Indicator Removal on Host
Adversaries may delete or alter generated artifacts on a host system, including logs and potentially captured files such as quarantined malware. Locations and format of logs will vary, but typical organic system logs are captured as Windows events or Linux/macOS files such as Bash History and /var/log/* .
Actions that interfere with eventing and other notifications that can be used to detect intrusion activity may compromise the integrity of security solutions, causing events to go unreported. They may also make forensic analysis and incident response more difficult due to lack of sufficient data to determine what occurred.
Clear Windows Event Logs
Windows event logs are a record of a computer's alerts and notifications. Microsoft defines an event as "any significant occurrence in the system or in a program that requires users to be notified or an entry added to a log." There are three system-defined sources of Events: System, Application, and Security.
Adversaries performing actions related to account management, account logon and directory service access, etc. may choose to clear the events in order to hide their activities.
The event logs can be cleared with the following utility commands:
wevtutil cl system
wevtutil cl application
wevtutil cl security
Logs may also be cleared through other mechanisms, such as PowerShell.
APT28 has cleared event logs, including by using the commands
|APT29||APT29 used SDelete to remove artifacts from victims. |
|APT32||APT32 has cleared select event log entries. |
|APT38||APT38 clears Window Event logs and Sysmon logs from the system. |
|APT41||APT41 attempted to remove evidence of some of its activity by clearing Windows security and system events. |
|Bankshot||Bankshot delets all artifacts associated with the malware from the infected machine. |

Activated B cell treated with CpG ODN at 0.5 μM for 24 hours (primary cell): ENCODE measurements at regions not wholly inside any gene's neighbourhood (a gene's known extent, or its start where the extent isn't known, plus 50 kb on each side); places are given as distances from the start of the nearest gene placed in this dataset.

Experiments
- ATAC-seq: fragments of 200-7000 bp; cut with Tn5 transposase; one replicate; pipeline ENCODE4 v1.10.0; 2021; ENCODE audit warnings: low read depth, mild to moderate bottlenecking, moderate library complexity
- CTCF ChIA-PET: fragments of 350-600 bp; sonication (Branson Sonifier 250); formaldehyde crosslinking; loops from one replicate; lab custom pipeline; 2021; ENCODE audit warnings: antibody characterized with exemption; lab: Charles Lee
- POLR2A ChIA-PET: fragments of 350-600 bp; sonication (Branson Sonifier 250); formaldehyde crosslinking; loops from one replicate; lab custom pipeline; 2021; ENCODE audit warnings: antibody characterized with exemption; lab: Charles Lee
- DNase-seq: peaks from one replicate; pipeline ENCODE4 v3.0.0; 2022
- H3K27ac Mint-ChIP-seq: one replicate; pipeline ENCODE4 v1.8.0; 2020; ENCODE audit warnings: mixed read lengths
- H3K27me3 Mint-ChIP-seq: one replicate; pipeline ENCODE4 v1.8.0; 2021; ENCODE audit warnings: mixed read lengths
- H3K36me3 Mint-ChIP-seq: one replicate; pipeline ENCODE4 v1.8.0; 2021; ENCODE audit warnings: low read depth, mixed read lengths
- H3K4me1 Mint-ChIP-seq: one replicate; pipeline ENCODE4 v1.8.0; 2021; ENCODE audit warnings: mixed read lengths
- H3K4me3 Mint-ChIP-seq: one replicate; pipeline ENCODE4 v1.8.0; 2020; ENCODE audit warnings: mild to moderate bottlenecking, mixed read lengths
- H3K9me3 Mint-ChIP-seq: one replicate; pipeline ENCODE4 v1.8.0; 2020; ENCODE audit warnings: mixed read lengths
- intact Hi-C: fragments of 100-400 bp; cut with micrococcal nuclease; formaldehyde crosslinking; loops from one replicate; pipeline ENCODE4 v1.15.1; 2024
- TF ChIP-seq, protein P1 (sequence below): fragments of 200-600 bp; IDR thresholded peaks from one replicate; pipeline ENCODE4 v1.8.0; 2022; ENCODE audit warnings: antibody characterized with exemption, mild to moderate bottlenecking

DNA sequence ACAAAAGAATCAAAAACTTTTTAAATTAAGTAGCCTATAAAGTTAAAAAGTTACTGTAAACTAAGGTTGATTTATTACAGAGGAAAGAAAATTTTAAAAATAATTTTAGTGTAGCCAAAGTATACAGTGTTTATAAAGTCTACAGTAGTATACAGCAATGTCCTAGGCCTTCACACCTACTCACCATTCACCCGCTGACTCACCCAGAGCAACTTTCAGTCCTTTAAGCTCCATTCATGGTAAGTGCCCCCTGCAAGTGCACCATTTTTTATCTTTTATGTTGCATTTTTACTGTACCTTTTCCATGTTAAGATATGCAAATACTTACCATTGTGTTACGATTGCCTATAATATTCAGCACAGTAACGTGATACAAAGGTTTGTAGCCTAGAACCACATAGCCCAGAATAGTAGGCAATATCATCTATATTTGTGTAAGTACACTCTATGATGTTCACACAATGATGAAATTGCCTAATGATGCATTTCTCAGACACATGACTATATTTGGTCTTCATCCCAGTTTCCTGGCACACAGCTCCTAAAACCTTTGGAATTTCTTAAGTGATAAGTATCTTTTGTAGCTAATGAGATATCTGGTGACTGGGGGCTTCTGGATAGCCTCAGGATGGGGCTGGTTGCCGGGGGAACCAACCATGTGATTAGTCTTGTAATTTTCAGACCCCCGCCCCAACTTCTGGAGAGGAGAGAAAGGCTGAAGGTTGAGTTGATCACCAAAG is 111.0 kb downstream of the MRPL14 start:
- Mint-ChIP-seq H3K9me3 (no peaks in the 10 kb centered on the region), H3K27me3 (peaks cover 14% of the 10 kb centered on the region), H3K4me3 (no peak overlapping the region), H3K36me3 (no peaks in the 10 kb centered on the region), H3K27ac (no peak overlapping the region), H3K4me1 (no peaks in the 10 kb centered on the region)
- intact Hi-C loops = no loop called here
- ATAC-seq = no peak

|BlackEnergy||The BlackEnergy component KillDisk is capable of deleting Windows Event Logs. |
|Dragonfly 2.0||Dragonfly 2.0 cleared Windows event logs and other logs produced by tools they used, including system, security, terminal services, remote services, and audit logs. The actors also deleted specific Registry keys.  |
|FIN5||FIN5 has cleared event logs from victims. |
|FIN8||FIN8 has cleared logs during post compromise cleanup activities. |
|FinFisher||FinFisher clears the system event logs.  |
|gh0st RAT||gh0st RAT is able to wipe event logs. |
|Hydraq||Hydraq creates a backdoor through which remote attackers can clear all system event logs.  |
|Misdat||Misdat is capable of deleting Registry keys used for persistence. |
Olympic Destroyer will attempt to clear the System and Security event logs using
|Orz||Orz can overwrite Registry settings to reduce its visibility on the victim. |
|Prikormka||After encrypting log files, the log encryption module in Prikormka deletes the original, unencrypted files from the host. |
|Proton||Proton removes logs from /var/logs and /Library/logs. |
|Pupy||Pupy has a module to clear event logs with PowerShell. |
|RTM||RTM has the ability to remove Registry entries that it created during execution. |
|RunningRAT||RunningRAT contains code to clear event logs. |
|SynAck||SynAck clears event logs. |
|Zeus Panda||Zeus Panda can uninstall scripts and delete files to cover its track. |
|ZxShell||ZxShell has a command to clear system event logs. |
|Encrypt Sensitive Information||Obfuscate/encrypt event files locally and in transit to avoid giving feedback to an adversary.|
|Remote Data Storage||Automatically forward events to a log server or data repository to prevent conditions in which the adversary can locate and manipulate data on the local system. When possible, minimize time delay on event reporting to avoid prolonged storage on the local system.|
|Restrict File and Directory Permissions||Protect generated event files that are stored locally with proper permissions and authentication and limit opportunities for adversaries to increase privileges by preventing Privilege Escalation opportunities.|
File system monitoring may be used to detect improper deletion or modification of indicator files. For example, deleting Windows event logs (via native binaries , API functions , or PowerShell ) may generate an alterable event (Event ID 1102: "The audit log was cleared"). Events not stored on the file system may require different detection mechanisms.
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